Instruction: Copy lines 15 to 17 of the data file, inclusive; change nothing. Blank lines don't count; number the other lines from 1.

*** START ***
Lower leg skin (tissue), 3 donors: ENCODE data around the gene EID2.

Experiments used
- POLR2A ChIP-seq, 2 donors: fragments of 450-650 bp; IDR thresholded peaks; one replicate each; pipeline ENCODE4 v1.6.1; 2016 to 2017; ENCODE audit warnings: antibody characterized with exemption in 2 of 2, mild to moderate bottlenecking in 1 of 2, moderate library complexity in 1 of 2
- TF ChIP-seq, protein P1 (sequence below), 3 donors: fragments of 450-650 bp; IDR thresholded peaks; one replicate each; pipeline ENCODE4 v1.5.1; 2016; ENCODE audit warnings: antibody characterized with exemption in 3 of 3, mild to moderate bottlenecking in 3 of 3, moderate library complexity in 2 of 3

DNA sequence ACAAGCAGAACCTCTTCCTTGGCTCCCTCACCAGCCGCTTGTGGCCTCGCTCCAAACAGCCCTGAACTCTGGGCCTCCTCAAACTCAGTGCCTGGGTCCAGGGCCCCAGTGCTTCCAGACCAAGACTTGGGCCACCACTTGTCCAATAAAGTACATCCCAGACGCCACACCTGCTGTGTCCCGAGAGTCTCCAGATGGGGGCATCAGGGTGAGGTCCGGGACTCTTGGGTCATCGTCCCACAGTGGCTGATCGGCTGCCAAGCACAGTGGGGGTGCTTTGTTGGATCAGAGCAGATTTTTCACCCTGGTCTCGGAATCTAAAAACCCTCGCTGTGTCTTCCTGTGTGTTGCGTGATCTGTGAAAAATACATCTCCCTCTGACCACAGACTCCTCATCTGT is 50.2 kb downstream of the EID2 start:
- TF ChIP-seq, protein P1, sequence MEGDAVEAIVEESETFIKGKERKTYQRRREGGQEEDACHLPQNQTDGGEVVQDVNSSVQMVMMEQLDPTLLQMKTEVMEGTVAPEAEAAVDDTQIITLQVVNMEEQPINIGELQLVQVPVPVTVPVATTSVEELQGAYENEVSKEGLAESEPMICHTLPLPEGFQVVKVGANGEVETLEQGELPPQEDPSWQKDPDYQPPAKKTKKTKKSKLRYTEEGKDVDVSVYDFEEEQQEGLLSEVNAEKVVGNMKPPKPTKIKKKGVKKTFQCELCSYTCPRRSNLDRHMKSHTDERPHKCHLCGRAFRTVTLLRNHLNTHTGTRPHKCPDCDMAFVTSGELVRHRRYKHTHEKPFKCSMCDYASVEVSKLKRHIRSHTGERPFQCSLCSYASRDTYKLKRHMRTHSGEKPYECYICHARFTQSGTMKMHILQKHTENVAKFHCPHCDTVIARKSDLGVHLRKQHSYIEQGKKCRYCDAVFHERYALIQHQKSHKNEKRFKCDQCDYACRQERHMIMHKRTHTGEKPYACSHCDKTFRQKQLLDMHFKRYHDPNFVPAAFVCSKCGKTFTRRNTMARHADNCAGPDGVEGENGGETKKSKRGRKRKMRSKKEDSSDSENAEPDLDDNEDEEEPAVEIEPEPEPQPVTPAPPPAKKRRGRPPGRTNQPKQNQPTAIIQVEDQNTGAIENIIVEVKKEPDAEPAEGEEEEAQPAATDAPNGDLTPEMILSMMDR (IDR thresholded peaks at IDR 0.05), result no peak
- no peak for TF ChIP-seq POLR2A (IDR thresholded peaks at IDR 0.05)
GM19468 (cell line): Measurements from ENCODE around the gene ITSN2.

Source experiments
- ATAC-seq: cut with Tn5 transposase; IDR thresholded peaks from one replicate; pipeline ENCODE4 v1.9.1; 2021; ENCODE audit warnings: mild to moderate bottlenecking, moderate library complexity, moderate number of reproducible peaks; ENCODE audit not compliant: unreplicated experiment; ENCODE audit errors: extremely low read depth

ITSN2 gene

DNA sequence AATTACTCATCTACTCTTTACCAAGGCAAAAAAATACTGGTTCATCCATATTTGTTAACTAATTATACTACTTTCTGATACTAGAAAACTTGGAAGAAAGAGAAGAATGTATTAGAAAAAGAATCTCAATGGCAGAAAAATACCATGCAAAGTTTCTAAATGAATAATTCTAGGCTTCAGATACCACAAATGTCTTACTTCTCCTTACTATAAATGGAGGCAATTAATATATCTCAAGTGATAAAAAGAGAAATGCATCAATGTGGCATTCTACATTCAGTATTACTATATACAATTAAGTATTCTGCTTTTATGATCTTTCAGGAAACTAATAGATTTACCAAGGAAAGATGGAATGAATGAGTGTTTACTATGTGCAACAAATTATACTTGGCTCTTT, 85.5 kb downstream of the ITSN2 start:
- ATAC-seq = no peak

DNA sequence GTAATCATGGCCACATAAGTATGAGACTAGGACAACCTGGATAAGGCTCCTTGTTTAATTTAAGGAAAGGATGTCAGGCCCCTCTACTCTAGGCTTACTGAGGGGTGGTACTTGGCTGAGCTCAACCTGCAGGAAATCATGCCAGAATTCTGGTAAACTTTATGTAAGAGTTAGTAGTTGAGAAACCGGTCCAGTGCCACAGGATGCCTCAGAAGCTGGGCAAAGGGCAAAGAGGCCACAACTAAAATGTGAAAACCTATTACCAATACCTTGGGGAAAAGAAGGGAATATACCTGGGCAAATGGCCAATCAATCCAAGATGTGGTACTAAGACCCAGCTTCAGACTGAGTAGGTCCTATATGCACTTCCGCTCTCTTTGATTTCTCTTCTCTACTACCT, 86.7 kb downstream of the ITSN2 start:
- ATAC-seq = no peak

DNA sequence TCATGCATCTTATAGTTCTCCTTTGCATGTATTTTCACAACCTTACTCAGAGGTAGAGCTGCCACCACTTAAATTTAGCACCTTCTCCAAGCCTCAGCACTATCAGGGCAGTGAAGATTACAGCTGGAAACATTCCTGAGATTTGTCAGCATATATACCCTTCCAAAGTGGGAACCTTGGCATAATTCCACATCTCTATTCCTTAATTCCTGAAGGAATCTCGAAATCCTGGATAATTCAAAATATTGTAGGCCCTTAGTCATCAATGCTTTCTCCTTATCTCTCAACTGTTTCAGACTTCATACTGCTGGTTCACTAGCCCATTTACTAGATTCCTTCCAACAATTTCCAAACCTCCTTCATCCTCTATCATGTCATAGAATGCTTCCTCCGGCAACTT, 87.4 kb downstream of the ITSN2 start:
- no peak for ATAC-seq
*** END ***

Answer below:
- ATAC-seq = no peak

DNA sequence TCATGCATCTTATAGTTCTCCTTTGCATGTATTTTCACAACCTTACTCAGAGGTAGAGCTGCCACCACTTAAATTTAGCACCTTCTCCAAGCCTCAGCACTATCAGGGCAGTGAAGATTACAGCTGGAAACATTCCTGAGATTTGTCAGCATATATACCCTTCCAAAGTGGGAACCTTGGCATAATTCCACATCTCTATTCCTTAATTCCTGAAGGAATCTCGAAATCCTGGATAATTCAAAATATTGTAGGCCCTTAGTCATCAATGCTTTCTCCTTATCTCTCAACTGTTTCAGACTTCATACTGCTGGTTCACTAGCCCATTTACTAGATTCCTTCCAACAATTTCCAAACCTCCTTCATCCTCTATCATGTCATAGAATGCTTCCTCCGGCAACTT, 87.4 kb downstream of the ITSN2 start:
- no peak for ATAC-seq